What started of as one animal lover’s concern for a Doberman that had served the nation for 13 loyal years, ended in forcing the Ministry of Railways to modify a 23-year-old rule - once they are no longer fit to serve, dogs will now be handed over to animal welfare organizations, instead of as before being auctioned, or worse, simply put to sleep.
In the first week of September, Dr Arun Kumar, a lawyer and president of the Jharkhand Animal Welfare Society, learnt that the Railway Protection Force (RPF) had ordered the removal of Nidhi, a Dobermann, from its sniffer dog squad in the usual manner: auction or death.
Nidhi had been declared unfit for service.
“I contacted the RPF divisional security commissioner and threatened legal action if they auctioned or killed Nidhi,” said Dr Kumar. He sent them copies of a Kerala High Court judgment ordering a temple committee to give pension to an ‘unfit’ elephant for the rest of her life.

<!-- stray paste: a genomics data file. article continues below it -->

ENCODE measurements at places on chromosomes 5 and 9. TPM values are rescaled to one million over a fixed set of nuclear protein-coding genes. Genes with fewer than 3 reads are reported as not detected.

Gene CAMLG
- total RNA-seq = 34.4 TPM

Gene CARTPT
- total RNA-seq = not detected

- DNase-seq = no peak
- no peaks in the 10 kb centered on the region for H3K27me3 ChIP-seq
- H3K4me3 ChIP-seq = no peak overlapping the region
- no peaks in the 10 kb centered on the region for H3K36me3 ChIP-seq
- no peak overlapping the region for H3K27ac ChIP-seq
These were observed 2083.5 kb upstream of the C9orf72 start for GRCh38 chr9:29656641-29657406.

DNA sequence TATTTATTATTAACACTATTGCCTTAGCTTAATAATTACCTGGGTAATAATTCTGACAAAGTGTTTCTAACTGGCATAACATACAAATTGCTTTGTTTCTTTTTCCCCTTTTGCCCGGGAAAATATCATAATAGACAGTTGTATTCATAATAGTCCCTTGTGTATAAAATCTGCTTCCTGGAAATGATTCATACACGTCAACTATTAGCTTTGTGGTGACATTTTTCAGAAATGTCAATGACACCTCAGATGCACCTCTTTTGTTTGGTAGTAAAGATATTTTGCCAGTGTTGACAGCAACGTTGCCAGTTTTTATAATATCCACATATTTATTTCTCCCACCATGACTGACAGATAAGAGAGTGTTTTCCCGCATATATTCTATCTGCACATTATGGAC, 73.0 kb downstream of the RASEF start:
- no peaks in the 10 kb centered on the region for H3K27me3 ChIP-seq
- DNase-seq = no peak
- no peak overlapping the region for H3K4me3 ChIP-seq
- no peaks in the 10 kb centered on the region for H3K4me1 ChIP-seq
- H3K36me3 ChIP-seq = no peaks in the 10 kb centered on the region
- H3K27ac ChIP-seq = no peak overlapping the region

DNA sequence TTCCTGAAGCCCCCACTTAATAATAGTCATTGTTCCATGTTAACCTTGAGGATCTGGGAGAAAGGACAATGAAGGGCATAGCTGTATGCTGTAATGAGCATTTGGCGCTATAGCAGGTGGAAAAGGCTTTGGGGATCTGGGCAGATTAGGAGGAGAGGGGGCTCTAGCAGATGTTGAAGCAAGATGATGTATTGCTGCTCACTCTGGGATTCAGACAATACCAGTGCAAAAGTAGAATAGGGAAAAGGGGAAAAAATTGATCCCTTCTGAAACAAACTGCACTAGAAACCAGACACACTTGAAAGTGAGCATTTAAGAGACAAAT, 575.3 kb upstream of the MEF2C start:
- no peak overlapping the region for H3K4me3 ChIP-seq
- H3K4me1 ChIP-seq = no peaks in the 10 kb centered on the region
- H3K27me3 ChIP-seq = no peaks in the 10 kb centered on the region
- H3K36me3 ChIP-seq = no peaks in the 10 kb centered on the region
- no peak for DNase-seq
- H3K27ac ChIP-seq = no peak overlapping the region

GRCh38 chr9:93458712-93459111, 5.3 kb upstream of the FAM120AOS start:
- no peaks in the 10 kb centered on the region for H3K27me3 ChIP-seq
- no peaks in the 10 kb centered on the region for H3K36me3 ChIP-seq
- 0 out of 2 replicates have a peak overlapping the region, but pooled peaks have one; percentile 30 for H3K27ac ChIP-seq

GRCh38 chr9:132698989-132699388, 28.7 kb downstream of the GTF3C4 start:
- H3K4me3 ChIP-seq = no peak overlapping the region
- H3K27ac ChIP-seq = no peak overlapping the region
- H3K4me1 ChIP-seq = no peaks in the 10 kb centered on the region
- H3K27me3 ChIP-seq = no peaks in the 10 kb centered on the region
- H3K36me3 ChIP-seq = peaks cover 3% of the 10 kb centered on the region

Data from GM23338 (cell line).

Dr Kumar suggested that the RPF authorities hand Nidhi over to him since he ran a registered animal welfare organisation.
On September 26, R.K. Sinha, Director General, RPF, wrote to say that the provision of auctioning unfit dogs had been abolished. “When a government veterinary doctor declares a dog serving with us unfit, she/he may be handed over to any registered animal welfare organisation of the area free of cost,” Sinha said in his letter.